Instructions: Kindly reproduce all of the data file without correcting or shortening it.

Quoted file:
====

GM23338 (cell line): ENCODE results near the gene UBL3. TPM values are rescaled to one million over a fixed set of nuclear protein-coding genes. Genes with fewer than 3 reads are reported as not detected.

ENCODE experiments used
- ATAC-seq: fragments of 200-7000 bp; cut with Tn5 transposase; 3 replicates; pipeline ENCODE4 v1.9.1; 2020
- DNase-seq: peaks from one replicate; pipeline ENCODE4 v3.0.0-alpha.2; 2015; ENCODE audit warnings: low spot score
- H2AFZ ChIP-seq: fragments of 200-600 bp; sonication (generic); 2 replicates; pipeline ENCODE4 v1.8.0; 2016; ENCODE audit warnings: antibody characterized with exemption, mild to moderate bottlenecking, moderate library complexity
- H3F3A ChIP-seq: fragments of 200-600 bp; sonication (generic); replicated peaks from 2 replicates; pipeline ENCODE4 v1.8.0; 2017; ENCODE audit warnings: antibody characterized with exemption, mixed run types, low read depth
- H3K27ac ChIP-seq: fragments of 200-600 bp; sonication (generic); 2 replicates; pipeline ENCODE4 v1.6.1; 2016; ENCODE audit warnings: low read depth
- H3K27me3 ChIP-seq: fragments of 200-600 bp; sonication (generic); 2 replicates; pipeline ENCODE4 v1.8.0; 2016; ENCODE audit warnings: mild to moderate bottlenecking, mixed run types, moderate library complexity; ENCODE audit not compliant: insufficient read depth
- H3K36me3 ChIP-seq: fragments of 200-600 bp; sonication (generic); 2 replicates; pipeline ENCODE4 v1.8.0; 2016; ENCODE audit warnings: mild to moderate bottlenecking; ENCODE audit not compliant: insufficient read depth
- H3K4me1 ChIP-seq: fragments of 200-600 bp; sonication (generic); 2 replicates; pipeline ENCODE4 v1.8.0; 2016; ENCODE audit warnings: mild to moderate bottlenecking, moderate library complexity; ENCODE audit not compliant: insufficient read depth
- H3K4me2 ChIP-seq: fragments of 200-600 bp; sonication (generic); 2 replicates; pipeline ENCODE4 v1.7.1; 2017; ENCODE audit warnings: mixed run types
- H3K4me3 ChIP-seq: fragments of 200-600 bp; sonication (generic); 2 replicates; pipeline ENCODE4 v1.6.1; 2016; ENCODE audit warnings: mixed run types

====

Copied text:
GM23338 (cell line): ENCODE results near the gene UBL3. TPM values are rescaled to one million over a fixed set of nuclear protein-coding genes. Genes with fewer than 3 reads are reported as not detected.

ENCODE experiments used
- ATAC-seq: fragments of 200-7000 bp; cut with Tn5 transposase; 3 replicates; pipeline ENCODE4 v1.9.1; 2020
- DNase-seq: peaks from one replicate; pipeline ENCODE4 v3.0.0-alpha.2; 2015; ENCODE audit warnings: low spot score
- H2AFZ ChIP-seq: fragments of 200-600 bp; sonication (generic); 2 replicates; pipeline ENCODE4 v1.8.0; 2016; ENCODE audit warnings: antibody characterized with exemption, mild to moderate bottlenecking, moderate library complexity
- H3F3A ChIP-seq: fragments of 200-600 bp; sonication (generic); replicated peaks from 2 replicates; pipeline ENCODE4 v1.8.0; 2017; ENCODE audit warnings: antibody characterized with exemption, mixed run types, low read depth
- H3K27ac ChIP-seq: fragments of 200-600 bp; sonication (generic); 2 replicates; pipeline ENCODE4 v1.6.1; 2016; ENCODE audit warnings: low read depth
- H3K27me3 ChIP-seq: fragments of 200-600 bp; sonication (generic); 2 replicates; pipeline ENCODE4 v1.8.0; 2016; ENCODE audit warnings: mild to moderate bottlenecking, mixed run types, moderate library complexity; ENCODE audit not compliant: insufficient read depth
- H3K36me3 ChIP-seq: fragments of 200-600 bp; sonication (generic); 2 replicates; pipeline ENCODE4 v1.8.0; 2016; ENCODE audit warnings: mild to moderate bottlenecking; ENCODE audit not compliant: insufficient read depth
- H3K4me1 ChIP-seq: fragments of 200-600 bp; sonication (generic); 2 replicates; pipeline ENCODE4 v1.8.0; 2016; ENCODE audit warnings: mild to moderate bottlenecking, moderate library complexity; ENCODE audit not compliant: insufficient read depth
- H3K4me2 ChIP-seq: fragments of 200-600 bp; sonication (generic); 2 replicates; pipeline ENCODE4 v1.7.1; 2017; ENCODE audit warnings: mixed run types
- H3K4me3 ChIP-seq: fragments of 200-600 bp; sonication (generic); 2 replicates; pipeline ENCODE4 v1.6.1; 2016; ENCODE audit warnings: mixed run types